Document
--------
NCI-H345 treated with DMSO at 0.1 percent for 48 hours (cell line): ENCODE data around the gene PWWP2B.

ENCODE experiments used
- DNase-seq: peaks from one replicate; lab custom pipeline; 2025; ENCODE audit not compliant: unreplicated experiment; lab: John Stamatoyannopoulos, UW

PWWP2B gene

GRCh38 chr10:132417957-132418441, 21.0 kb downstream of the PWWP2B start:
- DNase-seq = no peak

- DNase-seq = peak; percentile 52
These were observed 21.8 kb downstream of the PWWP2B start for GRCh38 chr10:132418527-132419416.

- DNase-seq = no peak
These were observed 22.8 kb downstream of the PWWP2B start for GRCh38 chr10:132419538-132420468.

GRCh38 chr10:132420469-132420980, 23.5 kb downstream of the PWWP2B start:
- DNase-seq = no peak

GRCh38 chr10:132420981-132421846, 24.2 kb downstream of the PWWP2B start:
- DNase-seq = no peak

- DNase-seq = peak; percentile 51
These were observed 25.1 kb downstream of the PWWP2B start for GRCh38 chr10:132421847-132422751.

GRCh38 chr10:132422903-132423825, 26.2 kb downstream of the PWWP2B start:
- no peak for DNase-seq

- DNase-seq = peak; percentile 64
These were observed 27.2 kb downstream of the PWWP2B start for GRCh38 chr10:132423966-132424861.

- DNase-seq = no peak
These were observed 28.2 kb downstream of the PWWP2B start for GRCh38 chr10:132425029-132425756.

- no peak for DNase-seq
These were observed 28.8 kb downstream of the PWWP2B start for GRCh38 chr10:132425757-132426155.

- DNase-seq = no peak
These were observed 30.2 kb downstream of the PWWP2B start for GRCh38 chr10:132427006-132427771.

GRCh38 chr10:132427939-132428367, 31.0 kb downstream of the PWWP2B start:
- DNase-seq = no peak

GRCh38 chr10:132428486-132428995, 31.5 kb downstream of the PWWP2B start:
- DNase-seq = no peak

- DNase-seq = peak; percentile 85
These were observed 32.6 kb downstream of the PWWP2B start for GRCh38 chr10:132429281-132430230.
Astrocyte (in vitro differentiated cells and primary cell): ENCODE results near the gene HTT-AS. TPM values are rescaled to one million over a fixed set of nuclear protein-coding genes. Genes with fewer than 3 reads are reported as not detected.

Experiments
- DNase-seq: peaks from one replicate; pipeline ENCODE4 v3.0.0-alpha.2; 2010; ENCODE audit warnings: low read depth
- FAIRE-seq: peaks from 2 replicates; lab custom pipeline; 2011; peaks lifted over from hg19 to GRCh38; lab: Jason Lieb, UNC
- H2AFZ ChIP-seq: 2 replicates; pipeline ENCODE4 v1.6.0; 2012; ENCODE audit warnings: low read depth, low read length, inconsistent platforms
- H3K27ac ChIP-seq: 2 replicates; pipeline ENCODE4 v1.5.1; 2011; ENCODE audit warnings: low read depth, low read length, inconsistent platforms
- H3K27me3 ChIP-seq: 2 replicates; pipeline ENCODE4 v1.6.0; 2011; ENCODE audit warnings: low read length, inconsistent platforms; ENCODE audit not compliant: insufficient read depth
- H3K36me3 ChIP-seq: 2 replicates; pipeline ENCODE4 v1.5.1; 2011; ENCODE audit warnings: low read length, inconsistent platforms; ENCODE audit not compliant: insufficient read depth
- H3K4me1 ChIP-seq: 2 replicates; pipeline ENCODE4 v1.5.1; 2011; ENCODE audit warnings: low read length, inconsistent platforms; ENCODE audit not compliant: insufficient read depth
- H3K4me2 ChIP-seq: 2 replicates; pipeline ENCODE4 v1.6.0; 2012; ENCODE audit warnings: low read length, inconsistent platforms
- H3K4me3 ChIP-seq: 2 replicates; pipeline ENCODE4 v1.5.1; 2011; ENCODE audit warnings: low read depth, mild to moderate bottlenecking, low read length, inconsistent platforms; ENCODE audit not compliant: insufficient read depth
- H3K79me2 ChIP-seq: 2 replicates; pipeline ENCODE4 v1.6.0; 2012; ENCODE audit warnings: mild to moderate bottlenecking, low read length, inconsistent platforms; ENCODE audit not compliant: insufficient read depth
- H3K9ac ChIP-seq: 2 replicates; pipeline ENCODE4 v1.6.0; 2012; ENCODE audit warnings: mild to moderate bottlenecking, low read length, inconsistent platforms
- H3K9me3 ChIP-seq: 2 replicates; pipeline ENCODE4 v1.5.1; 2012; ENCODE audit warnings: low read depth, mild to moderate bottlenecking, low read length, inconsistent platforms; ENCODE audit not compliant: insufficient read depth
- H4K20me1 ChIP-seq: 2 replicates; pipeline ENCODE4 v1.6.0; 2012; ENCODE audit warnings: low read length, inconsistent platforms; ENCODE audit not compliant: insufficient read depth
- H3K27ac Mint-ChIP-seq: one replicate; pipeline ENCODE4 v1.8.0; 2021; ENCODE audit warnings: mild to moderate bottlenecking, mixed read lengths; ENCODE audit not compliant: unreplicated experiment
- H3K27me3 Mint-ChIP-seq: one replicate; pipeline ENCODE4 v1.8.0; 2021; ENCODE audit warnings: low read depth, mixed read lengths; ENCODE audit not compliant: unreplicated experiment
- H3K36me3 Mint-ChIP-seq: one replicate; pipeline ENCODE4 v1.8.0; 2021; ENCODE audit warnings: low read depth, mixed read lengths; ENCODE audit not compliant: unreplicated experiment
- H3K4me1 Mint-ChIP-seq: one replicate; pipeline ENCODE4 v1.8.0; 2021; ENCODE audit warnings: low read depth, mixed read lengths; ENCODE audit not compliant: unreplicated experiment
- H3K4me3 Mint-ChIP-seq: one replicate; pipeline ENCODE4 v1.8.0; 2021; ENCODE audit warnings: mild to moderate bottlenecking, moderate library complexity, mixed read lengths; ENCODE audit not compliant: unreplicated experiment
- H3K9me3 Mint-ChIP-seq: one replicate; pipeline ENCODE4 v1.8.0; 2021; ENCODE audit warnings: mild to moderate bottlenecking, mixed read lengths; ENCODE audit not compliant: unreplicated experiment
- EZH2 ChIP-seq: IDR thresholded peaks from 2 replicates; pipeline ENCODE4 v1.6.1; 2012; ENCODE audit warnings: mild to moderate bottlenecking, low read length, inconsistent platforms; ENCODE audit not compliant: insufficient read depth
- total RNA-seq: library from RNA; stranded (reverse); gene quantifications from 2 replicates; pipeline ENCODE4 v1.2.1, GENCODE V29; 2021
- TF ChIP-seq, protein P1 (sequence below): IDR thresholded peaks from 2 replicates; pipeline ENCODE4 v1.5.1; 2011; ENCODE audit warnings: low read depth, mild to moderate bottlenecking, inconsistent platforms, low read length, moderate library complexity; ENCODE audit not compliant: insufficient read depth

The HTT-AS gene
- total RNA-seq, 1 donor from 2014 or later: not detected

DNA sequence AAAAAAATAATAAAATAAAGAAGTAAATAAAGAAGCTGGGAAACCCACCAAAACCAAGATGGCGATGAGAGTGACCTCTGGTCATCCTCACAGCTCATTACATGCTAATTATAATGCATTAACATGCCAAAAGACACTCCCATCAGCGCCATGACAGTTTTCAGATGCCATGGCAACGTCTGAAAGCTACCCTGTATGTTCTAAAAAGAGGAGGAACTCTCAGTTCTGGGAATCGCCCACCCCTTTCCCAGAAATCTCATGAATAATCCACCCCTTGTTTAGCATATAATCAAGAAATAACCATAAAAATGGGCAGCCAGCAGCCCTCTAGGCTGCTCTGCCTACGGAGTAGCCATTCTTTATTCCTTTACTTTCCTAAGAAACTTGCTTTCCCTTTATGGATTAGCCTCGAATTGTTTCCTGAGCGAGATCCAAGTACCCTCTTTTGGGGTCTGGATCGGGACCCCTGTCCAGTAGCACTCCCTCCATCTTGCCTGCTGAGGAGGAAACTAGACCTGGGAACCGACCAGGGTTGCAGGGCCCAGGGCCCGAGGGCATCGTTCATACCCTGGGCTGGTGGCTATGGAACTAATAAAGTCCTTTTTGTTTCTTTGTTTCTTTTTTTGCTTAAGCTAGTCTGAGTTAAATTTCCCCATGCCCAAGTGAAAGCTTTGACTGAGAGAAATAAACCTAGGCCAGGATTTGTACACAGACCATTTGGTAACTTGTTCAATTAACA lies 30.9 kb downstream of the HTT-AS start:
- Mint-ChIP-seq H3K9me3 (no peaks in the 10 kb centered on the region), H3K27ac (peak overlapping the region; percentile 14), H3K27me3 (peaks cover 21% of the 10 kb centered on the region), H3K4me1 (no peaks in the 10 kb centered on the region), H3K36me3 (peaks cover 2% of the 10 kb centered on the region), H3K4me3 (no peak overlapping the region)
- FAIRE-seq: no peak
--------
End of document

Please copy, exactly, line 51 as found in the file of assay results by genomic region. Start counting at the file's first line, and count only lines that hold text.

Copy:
- H3K4me1 Mint-ChIP-seq: one replicate; pipeline ENCODE4 v1.8.0; 2021; ENCODE audit warnings: low read depth, mixed read lengths; ENCODE audit not compliant: unreplicated experiment